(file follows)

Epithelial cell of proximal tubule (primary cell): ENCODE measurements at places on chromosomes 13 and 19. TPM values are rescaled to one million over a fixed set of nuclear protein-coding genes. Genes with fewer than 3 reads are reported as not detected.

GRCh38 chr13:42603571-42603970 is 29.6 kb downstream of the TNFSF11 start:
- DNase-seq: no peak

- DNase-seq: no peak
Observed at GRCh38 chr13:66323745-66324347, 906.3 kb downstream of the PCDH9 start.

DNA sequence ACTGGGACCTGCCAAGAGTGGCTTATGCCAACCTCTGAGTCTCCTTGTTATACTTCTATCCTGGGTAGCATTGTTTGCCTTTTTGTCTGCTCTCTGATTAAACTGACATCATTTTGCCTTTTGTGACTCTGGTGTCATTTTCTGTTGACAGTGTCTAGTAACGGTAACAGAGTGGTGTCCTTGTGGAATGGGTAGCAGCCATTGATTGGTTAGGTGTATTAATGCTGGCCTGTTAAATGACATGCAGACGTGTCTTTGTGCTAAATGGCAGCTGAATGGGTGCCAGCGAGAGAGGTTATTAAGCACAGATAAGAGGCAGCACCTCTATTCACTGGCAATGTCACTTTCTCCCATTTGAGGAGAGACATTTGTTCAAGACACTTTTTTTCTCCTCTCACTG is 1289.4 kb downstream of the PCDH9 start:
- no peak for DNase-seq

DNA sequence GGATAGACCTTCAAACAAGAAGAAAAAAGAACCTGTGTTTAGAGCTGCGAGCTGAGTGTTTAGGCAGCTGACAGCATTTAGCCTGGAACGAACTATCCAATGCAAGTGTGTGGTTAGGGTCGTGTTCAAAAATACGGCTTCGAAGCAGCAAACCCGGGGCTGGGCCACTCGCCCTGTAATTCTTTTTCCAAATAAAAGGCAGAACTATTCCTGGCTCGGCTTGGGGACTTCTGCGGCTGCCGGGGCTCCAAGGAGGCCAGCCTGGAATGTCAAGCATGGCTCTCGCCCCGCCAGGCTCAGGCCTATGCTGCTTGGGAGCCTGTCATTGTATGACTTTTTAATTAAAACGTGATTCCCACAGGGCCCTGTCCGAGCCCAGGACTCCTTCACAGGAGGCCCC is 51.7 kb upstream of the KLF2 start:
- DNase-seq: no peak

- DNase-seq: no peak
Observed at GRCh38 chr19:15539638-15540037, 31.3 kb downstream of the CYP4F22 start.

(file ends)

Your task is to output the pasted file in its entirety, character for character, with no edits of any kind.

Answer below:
Epithelial cell of proximal tubule (primary cell): ENCODE measurements at places on chromosomes 13 and 19. TPM values are rescaled to one million over a fixed set of nuclear protein-coding genes. Genes with fewer than 3 reads are reported as not detected.

GRCh38 chr13:42603571-42603970 is 29.6 kb downstream of the TNFSF11 start:
- DNase-seq: no peak

- DNase-seq: no peak
Observed at GRCh38 chr13:66323745-66324347, 906.3 kb downstream of the PCDH9 start.

DNA sequence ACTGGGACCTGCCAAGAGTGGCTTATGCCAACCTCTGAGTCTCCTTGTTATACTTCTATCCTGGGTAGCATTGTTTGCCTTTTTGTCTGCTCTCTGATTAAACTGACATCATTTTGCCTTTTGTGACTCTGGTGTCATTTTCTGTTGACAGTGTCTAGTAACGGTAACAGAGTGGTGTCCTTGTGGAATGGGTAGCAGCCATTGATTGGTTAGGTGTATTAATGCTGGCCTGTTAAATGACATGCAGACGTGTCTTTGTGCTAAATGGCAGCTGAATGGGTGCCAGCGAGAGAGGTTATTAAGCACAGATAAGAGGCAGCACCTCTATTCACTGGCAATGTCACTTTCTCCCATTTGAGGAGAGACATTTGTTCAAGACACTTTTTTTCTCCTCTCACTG is 1289.4 kb downstream of the PCDH9 start:
- no peak for DNase-seq

DNA sequence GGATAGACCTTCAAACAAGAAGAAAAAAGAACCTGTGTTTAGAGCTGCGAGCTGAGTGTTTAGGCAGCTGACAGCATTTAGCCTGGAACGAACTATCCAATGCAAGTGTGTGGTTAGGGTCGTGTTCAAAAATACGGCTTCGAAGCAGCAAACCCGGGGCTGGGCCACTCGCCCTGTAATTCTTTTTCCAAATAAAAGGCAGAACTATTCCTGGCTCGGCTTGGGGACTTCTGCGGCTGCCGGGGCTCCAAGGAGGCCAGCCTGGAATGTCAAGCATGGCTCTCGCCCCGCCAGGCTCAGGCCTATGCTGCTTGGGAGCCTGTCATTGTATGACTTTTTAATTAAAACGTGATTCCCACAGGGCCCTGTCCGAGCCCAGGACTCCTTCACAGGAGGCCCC is 51.7 kb upstream of the KLF2 start:
- DNase-seq: no peak

- DNase-seq: no peak
Observed at GRCh38 chr19:15539638-15540037, 31.3 kb downstream of the CYP4F22 start.